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Publication numberUS20070123390 A1
Publication typeApplication
Application numberUS 11/564,834
Publication dateMay 31, 2007
Filing dateNov 29, 2006
Priority dateNov 29, 2005
Publication number11564834, 564834, US 2007/0123390 A1, US 2007/123390 A1, US 20070123390 A1, US 20070123390A1, US 2007123390 A1, US 2007123390A1, US-A1-20070123390, US-A1-2007123390, US2007/0123390A1, US2007/123390A1, US20070123390 A1, US20070123390A1, US2007123390 A1, US2007123390A1
InventorsChristopher Mathis
Original AssigneeMathis Christopher E
Export CitationBiBTeX, EndNote, RefMan
External Links: USPTO, USPTO Assignment, Espacenet
Exercise equipment with interactive gaming component
US 20070123390 A1
Abstract
Method and apparatus for encouraging significant exercise by a user of an exercise machine, by utilizing an interactive game that can be networked. The game controller is integrated into the exercise machine along with one or more sensors that supply interactive game inputs to the controller and also with one or more actuators that provide interactive game feedback output by the controller. For example, the sensors sense one or more of: an exercise rate, force, frequency, and repetition count; a button click, trigger squeeze, and joystick movement; a force on a steering wheel, handlebar, and flight stick; a tilting force; a key press, touch screen touch, and switch activation; sound, heat, smell, and moisture. For example, the actuators output from the controller game-related feedback including one or more of: vibration, impact force, movement, heat, cold, moving air, sound, visual effects, changes of exercise resistance and rate, scent and moisture.
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Claims(20)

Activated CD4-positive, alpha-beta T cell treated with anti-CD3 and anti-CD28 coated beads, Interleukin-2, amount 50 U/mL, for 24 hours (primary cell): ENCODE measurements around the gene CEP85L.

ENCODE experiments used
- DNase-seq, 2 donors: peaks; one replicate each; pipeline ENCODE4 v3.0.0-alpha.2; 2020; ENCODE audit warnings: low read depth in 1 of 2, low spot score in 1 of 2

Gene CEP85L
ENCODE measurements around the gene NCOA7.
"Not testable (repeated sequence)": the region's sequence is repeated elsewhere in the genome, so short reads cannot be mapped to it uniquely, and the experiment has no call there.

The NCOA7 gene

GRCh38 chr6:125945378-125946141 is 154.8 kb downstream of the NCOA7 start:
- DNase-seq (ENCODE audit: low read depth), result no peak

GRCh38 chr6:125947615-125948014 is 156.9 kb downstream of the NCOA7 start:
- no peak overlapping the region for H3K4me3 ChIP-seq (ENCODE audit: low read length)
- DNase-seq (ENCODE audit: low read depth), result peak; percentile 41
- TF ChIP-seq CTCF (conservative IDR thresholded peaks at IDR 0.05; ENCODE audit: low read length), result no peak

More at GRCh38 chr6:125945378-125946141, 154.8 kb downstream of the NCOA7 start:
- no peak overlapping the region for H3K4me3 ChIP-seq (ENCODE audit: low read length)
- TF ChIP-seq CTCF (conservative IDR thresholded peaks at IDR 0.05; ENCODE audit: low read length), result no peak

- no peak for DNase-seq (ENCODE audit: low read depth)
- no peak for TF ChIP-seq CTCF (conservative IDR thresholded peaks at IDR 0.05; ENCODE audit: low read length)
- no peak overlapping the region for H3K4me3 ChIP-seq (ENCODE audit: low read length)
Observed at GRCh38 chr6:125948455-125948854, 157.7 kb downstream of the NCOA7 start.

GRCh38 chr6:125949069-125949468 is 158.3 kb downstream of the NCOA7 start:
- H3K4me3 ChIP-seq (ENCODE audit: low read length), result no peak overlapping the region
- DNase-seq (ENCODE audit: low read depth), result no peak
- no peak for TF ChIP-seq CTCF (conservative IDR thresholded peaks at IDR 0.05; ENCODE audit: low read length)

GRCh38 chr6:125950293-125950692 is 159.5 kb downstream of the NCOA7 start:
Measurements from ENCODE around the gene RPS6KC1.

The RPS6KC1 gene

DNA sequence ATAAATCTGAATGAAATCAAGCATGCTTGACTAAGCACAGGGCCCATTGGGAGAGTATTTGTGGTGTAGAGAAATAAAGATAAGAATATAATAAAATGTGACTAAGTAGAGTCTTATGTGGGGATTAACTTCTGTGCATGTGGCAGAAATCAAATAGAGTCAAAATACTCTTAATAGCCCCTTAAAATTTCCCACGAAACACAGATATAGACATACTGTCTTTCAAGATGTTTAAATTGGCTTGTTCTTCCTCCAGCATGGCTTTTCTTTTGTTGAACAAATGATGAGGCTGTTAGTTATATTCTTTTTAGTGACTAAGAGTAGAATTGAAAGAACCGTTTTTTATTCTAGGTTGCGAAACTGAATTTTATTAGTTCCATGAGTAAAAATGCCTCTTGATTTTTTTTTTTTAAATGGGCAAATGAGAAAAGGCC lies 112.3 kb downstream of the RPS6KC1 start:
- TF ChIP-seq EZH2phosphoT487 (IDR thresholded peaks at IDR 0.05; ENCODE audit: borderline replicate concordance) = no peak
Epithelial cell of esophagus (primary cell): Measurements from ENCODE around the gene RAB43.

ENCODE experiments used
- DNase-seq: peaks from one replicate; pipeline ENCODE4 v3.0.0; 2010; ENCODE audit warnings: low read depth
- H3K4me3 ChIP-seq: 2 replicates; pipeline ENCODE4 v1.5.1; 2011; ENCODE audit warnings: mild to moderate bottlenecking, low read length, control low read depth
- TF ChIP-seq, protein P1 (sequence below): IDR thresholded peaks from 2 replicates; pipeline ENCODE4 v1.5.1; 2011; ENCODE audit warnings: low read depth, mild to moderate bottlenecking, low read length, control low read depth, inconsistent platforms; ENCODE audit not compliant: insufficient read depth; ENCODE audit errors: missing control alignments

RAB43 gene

1. An exercise-game machine being an exercise machine combined with an interactive game component, the exercise-game machine comprising:
an exercise machine;
a display built into the exercise machine;
one or more sensors attached to the exercise machine; and
a game controller that is electrically connected to the one or more sensors as inputs, and that is electrically connected to the display as an output.
2. The exercise-game machine of claim 1, wherein:
the game controller is built into the exercise machine.
3. The exercise-game machine of claim 1, wherein:
the one or more sensors are selected from the group consisting of: an exercise rate sensor, an exercise force sensor, an exercise frequency sensor, an exercise repetition counter, a push button, a trigger, a joystick, a steering wheel, a handlebar, a flight stick, a tilt sensor, a keypad, a touch screen, a switch, a sound detector, a temperature sensor, an odor sensor, and a moisture sensor; and
the sensors are integrated into the exercise machine.
4. The exercise-game machine of claim 1, further comprising:
one or more actuators that are electrically connected to the game controller as outputs, and that are actuatingly attached to the exercise machine.
5. The exercise-game machine of claim 4, wherein:
the one or more actuators are selected from the group consisting of a vibrator, an impact force actuator, a movement actuator, a heating device, a cooling device, a fan, a speaker, a display screen, an exercise resistance adjuster, a motor, a moisture dispenser and a scent dispenser; and
the actuators are integrated into the exercise machine.
6. The exercise-game machine of claim 1, further comprising:
a built-in audio player with suitable speaker/headphone, amplifier, controls, and provisions for loading and unloading removable media, if any.
7. The exercise-game machine of claim 1, further comprising:
provisions for temporarily connecting external audio players to a sound system and/or power supply of the exercise-game machine.
8. The exercise-game machine of claim 1, further comprising:
a communication connection between the game controller and a network that includes another game controller.
9. The exercise-game machine of claim 1, further comprising:
retractable wheels that can be lowered to rollingly support the exercise-game machine, and that can be raised to transfer support to stationary feet.
10. The exercise-game machine of claim 1, further comprising:
rollers on one of the front and rear support legs that rollingly support one end of the exercise-game machine while the other of the front and rear support legs provides stationary support such that the stationary support leg must be raised to allow rolling movement of the exercise-game machine.
11. An exercise-game machine comprising:
an exercise machine;
an interactive game controller that is built into the exercise machine; and